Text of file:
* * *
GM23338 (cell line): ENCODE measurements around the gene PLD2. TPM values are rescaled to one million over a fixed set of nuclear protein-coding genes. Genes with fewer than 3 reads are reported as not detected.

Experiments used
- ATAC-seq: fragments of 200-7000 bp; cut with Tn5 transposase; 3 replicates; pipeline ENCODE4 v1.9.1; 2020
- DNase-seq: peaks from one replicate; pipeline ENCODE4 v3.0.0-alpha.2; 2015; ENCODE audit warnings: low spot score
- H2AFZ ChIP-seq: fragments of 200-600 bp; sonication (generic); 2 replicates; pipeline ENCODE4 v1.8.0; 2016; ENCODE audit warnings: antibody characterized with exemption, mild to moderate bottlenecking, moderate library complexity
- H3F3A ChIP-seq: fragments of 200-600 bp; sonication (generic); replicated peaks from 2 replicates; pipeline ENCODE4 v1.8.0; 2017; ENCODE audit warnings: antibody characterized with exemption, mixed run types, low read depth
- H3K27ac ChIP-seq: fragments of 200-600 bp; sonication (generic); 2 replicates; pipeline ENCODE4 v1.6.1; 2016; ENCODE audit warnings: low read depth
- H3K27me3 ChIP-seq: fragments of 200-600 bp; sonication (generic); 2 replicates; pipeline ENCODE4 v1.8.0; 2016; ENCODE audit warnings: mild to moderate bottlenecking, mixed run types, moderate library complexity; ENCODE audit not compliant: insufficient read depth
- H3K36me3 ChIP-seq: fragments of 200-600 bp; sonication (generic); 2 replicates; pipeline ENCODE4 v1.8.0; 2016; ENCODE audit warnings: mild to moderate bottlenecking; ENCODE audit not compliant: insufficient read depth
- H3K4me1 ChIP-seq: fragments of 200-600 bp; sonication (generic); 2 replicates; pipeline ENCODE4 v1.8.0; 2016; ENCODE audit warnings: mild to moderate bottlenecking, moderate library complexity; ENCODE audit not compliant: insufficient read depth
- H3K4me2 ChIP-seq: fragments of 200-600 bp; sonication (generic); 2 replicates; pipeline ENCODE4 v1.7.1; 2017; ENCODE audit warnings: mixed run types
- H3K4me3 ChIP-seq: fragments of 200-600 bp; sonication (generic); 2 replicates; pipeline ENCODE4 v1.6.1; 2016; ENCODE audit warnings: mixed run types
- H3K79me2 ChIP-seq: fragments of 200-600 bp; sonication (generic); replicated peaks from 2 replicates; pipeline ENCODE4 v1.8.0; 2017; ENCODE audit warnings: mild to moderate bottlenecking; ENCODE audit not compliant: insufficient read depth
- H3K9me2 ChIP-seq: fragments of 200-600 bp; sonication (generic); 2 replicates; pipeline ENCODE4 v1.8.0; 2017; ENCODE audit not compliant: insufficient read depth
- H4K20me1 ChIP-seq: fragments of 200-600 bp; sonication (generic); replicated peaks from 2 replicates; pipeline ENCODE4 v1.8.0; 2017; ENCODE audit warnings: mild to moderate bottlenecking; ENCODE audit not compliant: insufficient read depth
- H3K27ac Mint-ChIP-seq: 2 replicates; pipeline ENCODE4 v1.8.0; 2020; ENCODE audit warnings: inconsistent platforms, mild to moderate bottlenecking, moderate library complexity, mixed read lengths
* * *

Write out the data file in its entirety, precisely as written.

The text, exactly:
GM23338 (cell line): ENCODE measurements around the gene PLD2. TPM values are rescaled to one million over a fixed set of nuclear protein-coding genes. Genes with fewer than 3 reads are reported as not detected.

Experiments used
- ATAC-seq: fragments of 200-7000 bp; cut with Tn5 transposase; 3 replicates; pipeline ENCODE4 v1.9.1; 2020
- DNase-seq: peaks from one replicate; pipeline ENCODE4 v3.0.0-alpha.2; 2015; ENCODE audit warnings: low spot score
- H2AFZ ChIP-seq: fragments of 200-600 bp; sonication (generic); 2 replicates; pipeline ENCODE4 v1.8.0; 2016; ENCODE audit warnings: antibody characterized with exemption, mild to moderate bottlenecking, moderate library complexity
- H3F3A ChIP-seq: fragments of 200-600 bp; sonication (generic); replicated peaks from 2 replicates; pipeline ENCODE4 v1.8.0; 2017; ENCODE audit warnings: antibody characterized with exemption, mixed run types, low read depth
- H3K27ac ChIP-seq: fragments of 200-600 bp; sonication (generic); 2 replicates; pipeline ENCODE4 v1.6.1; 2016; ENCODE audit warnings: low read depth
- H3K27me3 ChIP-seq: fragments of 200-600 bp; sonication (generic); 2 replicates; pipeline ENCODE4 v1.8.0; 2016; ENCODE audit warnings: mild to moderate bottlenecking, mixed run types, moderate library complexity; ENCODE audit not compliant: insufficient read depth
- H3K36me3 ChIP-seq: fragments of 200-600 bp; sonication (generic); 2 replicates; pipeline ENCODE4 v1.8.0; 2016; ENCODE audit warnings: mild to moderate bottlenecking; ENCODE audit not compliant: insufficient read depth
- H3K4me1 ChIP-seq: fragments of 200-600 bp; sonication (generic); 2 replicates; pipeline ENCODE4 v1.8.0; 2016; ENCODE audit warnings: mild to moderate bottlenecking, moderate library complexity; ENCODE audit not compliant: insufficient read depth
- H3K4me2 ChIP-seq: fragments of 200-600 bp; sonication (generic); 2 replicates; pipeline ENCODE4 v1.7.1; 2017; ENCODE audit warnings: mixed run types
- H3K4me3 ChIP-seq: fragments of 200-600 bp; sonication (generic); 2 replicates; pipeline ENCODE4 v1.6.1; 2016; ENCODE audit warnings: mixed run types
- H3K79me2 ChIP-seq: fragments of 200-600 bp; sonication (generic); replicated peaks from 2 replicates; pipeline ENCODE4 v1.8.0; 2017; ENCODE audit warnings: mild to moderate bottlenecking; ENCODE audit not compliant: insufficient read depth
- H3K9me2 ChIP-seq: fragments of 200-600 bp; sonication (generic); 2 replicates; pipeline ENCODE4 v1.8.0; 2017; ENCODE audit not compliant: insufficient read depth
- H4K20me1 ChIP-seq: fragments of 200-600 bp; sonication (generic); replicated peaks from 2 replicates; pipeline ENCODE4 v1.8.0; 2017; ENCODE audit warnings: mild to moderate bottlenecking; ENCODE audit not compliant: insufficient read depth
- H3K27ac Mint-ChIP-seq: 2 replicates; pipeline ENCODE4 v1.8.0; 2020; ENCODE audit warnings: inconsistent platforms, mild to moderate bottlenecking, moderate library complexity, mixed read lengths